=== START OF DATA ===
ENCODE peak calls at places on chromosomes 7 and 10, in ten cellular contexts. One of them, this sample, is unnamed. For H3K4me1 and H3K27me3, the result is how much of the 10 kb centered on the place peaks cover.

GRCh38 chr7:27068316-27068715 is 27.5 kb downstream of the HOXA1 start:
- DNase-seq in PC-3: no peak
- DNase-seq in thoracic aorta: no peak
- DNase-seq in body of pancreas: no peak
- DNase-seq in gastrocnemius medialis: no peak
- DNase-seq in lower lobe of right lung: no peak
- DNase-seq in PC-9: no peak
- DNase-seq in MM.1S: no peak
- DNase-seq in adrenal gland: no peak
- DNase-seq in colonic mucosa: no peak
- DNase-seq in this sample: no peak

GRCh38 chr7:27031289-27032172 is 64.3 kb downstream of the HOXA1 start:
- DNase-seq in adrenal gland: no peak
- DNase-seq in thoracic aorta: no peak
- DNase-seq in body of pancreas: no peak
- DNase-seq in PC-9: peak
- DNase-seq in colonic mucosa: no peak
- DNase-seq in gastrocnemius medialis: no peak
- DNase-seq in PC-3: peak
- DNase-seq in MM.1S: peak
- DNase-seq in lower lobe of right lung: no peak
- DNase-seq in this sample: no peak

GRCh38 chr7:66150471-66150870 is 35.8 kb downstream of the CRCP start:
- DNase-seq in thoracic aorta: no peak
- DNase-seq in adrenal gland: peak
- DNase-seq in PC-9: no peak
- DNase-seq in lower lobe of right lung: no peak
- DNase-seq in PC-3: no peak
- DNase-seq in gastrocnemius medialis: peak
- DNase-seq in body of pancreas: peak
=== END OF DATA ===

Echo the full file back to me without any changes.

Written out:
ENCODE peak calls at places on chromosomes 7 and 10, in ten cellular contexts. One of them, this sample, is unnamed. For H3K4me1 and H3K27me3, the result is how much of the 10 kb centered on the place peaks cover.

GRCh38 chr7:27068316-27068715 is 27.5 kb downstream of the HOXA1 start:
- DNase-seq in PC-3: no peak
- DNase-seq in thoracic aorta: no peak
- DNase-seq in body of pancreas: no peak
- DNase-seq in gastrocnemius medialis: no peak
- DNase-seq in lower lobe of right lung: no peak
- DNase-seq in PC-9: no peak
- DNase-seq in MM.1S: no peak
- DNase-seq in adrenal gland: no peak
- DNase-seq in colonic mucosa: no peak
- DNase-seq in this sample: no peak

GRCh38 chr7:27031289-27032172 is 64.3 kb downstream of the HOXA1 start:
- DNase-seq in adrenal gland: no peak
- DNase-seq in thoracic aorta: no peak
- DNase-seq in body of pancreas: no peak
- DNase-seq in PC-9: peak
- DNase-seq in colonic mucosa: no peak
- DNase-seq in gastrocnemius medialis: no peak
- DNase-seq in PC-3: peak
- DNase-seq in MM.1S: peak
- DNase-seq in lower lobe of right lung: no peak
- DNase-seq in this sample: no peak

GRCh38 chr7:66150471-66150870 is 35.8 kb downstream of the CRCP start:
- DNase-seq in thoracic aorta: no peak
- DNase-seq in adrenal gland: peak
- DNase-seq in PC-9: no peak
- DNase-seq in lower lobe of right lung: no peak
- DNase-seq in PC-3: no peak
- DNase-seq in gastrocnemius medialis: peak
- DNase-seq in body of pancreas: peak